What to Know About Social Security Disability
The Social Security Act defines disability as “the inability to perform any substantial gainful activity by reason of any medically determinable physical or mental impairment, which is expected to result in death or which lasted or can be expected to last for a continuous period.”
The disability must be shown or proven by accepted clinical and laboratory diagnostic methods and techniques. It must be evidenced by signs, symptoms and laboratory test results and findings, and not solely based on the applicant’s own statements and claims. Keep reading to learn more about social security disability.
What is the Social Security Act?
The Social Security Act provides benefits to disabled citizens of Louisiana. In Title II of the Act, there are three categories of citizens who may qualify for social security benefits due to disability:
- The insured and disabled worker must not be more than 65 years old
- A person not more than 22 years old who is a dependent of a deceased and insured parent
- A disabled widow or widower, between 50 to 60 years old, and the deceased spouse was insured by the Social Security
Under the Supplemental Security Income or SSI, there are two general categories where someone who has a limited and insufficient income can get benefits and payments because of his disability:
- An adult who is 18 years old or older and is disabled
- A child below 18 years old and is disabled.
How a Disability is Determined
Disability claims should be filed first at the Disability Determination Services, a local Social Security field office in the state of Louisiana. If not approved as a disability, an appeal can be made to the Hearing Officers of the Disability Determination Service Hearing Units or to the Administrative Law Judges in the Social Security Administration’s Office of Hearings and Appeals.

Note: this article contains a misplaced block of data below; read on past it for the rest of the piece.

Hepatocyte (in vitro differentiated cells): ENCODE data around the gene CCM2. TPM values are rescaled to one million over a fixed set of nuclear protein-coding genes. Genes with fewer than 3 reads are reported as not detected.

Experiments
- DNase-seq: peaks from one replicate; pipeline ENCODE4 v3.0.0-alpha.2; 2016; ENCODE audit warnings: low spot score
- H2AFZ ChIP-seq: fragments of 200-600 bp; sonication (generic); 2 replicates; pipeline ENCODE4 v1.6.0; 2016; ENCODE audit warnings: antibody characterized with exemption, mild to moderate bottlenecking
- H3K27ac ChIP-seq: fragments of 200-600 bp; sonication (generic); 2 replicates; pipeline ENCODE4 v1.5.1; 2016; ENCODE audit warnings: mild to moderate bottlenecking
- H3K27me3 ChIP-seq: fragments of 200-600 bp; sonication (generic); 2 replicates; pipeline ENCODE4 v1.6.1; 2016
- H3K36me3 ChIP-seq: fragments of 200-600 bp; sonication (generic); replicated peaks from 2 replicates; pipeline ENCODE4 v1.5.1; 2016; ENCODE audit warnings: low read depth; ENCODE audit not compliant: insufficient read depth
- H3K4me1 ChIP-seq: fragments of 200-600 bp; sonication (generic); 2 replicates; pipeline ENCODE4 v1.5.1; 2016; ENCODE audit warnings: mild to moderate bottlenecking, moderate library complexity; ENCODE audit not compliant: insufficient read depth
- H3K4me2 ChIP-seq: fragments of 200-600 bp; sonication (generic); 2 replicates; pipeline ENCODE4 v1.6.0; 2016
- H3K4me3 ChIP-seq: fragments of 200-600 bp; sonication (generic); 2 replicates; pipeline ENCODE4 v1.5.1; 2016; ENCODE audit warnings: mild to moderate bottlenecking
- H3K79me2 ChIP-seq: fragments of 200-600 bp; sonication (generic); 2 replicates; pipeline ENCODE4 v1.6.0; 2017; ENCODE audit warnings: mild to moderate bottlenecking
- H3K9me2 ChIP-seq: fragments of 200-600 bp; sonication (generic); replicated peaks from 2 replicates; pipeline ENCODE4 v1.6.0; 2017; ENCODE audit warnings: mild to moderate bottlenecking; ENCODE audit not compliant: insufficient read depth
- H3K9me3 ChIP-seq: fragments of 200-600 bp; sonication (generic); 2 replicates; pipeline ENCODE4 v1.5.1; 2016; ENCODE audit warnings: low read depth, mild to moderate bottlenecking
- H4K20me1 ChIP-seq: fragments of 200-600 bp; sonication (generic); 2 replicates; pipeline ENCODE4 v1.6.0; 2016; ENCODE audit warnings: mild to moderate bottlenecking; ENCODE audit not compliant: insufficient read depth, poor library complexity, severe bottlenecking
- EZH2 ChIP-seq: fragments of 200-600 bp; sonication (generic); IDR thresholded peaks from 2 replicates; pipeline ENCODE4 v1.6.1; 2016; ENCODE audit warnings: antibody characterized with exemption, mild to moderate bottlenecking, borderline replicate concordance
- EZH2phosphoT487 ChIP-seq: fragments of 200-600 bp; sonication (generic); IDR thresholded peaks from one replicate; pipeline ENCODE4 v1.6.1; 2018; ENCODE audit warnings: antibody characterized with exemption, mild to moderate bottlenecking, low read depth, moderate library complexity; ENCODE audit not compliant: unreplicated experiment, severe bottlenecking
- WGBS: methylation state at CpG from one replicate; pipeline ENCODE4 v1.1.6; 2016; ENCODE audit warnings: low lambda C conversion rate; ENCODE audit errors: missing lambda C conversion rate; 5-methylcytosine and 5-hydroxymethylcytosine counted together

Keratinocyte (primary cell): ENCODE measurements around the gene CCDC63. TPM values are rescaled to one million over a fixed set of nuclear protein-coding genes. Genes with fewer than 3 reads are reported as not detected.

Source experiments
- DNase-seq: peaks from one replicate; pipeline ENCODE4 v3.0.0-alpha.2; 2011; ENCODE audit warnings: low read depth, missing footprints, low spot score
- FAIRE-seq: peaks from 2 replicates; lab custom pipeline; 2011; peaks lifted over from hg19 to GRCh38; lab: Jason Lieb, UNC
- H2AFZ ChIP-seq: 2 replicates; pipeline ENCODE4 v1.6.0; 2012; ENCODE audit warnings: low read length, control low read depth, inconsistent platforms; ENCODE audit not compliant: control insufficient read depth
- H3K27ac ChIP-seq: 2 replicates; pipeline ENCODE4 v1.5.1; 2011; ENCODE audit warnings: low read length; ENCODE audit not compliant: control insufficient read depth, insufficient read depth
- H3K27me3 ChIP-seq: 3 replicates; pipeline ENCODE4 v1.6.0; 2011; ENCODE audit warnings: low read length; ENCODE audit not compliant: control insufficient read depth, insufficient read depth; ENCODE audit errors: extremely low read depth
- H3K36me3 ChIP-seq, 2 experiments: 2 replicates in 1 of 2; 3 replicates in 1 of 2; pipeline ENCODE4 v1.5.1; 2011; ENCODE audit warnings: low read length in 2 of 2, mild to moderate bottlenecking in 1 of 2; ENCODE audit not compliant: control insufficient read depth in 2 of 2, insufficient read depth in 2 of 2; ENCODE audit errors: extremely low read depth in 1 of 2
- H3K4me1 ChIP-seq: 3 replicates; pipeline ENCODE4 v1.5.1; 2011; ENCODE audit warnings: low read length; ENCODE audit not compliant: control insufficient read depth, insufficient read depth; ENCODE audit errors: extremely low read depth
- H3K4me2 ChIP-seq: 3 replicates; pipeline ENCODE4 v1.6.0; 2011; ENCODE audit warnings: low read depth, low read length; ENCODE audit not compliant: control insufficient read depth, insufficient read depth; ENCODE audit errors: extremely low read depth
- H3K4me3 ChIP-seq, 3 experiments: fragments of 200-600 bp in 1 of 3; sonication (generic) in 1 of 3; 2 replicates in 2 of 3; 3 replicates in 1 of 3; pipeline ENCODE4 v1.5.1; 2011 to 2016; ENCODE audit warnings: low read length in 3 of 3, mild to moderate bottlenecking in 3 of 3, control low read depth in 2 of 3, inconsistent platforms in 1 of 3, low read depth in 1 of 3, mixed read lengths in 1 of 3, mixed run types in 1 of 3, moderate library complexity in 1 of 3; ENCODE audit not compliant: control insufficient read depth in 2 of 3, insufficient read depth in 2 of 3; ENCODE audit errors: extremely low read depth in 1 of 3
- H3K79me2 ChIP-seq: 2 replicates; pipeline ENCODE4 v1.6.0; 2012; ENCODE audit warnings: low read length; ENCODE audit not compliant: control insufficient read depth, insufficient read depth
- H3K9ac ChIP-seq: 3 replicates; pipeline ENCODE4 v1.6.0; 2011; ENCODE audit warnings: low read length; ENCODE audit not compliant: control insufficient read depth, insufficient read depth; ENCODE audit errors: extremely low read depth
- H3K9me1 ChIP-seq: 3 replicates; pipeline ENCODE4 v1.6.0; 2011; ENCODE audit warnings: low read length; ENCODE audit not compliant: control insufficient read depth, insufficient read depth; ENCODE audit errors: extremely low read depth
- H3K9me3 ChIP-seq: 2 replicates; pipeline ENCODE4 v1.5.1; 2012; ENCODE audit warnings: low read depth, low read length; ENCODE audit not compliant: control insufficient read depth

Applications for disability can also be done online, or through phone by calling 1-800-772-1213. The Disability Determination Services checks the applicant’s medical records and sources. Should these records and sources be insufficient to make a decision, a Consultative Examination for the applicant will be scheduled and arranged.
All applications are forwarded to the Disability Determination Services Area Offices for medical determination. Once a medical decision is made and complete, the claim for disability will be routed to the Social Security Office for the last stage of processing.
Social Security Application Denials
The harsh reality is that Social Security Disability applications can be denied. The process takes three to four months. Once the decision is made, an appeal can be made within 60 days. This is where an experienced lawyer can help you make the most out of your disability claims and benefits.
Seek Legal Counsel for Your Social Security Disability Benefits
We at the Schwartz Law Firm believe that you do not deserve to have your claims for social security and retirement benefits to be put on hold, only to be denied. You have already suffered and endured enough hardships because of your disability.
Let our experienced and dedicated lawyers represent you, protect your rights, and maximize your claims and benefits. We bring you over 25 years of experience in workers’ compensation, and we will help you get the benefits you truly deserve. Call us today at 504-837-2263 for your free initial consultation.